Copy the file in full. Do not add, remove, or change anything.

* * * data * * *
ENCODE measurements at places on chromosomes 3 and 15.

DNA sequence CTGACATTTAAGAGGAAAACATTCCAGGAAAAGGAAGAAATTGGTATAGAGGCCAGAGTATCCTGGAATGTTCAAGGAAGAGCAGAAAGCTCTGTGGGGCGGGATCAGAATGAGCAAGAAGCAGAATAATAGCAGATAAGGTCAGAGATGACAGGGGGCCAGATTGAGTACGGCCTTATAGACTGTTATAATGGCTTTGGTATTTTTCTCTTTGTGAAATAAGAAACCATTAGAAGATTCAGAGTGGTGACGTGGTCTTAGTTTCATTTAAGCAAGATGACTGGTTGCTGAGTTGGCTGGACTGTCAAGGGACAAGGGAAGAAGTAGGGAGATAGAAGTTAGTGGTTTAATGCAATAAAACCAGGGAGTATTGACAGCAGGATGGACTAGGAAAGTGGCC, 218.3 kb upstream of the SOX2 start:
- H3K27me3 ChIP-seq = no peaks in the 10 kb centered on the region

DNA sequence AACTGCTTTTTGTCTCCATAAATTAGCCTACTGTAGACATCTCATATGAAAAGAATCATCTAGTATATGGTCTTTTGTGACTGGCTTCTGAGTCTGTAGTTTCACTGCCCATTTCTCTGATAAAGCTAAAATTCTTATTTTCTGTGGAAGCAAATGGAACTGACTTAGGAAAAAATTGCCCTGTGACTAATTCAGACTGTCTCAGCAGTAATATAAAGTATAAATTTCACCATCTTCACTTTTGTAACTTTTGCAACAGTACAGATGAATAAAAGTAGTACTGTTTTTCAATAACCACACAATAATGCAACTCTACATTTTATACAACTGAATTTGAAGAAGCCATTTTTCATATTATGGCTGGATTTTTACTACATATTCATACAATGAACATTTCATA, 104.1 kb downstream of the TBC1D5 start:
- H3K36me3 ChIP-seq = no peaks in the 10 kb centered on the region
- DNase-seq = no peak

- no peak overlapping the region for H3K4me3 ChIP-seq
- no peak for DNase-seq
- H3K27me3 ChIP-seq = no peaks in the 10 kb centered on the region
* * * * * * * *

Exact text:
ENCODE measurements at places on chromosomes 3 and 15.

DNA sequence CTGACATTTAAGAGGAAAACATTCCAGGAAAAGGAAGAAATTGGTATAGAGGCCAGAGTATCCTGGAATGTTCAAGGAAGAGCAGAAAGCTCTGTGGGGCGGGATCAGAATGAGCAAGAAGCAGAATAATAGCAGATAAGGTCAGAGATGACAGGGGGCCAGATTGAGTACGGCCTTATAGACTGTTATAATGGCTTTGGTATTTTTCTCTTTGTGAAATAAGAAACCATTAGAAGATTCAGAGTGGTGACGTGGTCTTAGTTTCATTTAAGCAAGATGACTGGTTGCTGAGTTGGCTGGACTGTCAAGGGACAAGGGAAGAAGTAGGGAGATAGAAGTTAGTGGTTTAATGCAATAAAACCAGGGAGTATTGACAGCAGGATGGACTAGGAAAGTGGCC, 218.3 kb upstream of the SOX2 start:
- H3K27me3 ChIP-seq = no peaks in the 10 kb centered on the region

DNA sequence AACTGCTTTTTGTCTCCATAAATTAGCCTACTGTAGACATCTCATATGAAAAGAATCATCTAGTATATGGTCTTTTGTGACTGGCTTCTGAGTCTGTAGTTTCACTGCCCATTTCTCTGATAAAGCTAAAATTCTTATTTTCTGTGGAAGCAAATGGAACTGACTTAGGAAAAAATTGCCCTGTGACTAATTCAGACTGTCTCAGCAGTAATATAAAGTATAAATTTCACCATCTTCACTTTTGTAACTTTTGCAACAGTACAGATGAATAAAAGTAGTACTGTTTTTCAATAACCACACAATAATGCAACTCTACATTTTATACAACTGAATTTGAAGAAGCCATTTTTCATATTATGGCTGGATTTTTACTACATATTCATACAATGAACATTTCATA, 104.1 kb downstream of the TBC1D5 start:
- H3K36me3 ChIP-seq = no peaks in the 10 kb centered on the region
- DNase-seq = no peak

- no peak overlapping the region for H3K4me3 ChIP-seq
- no peak for DNase-seq
- H3K27me3 ChIP-seq = no peaks in the 10 kb centered on the region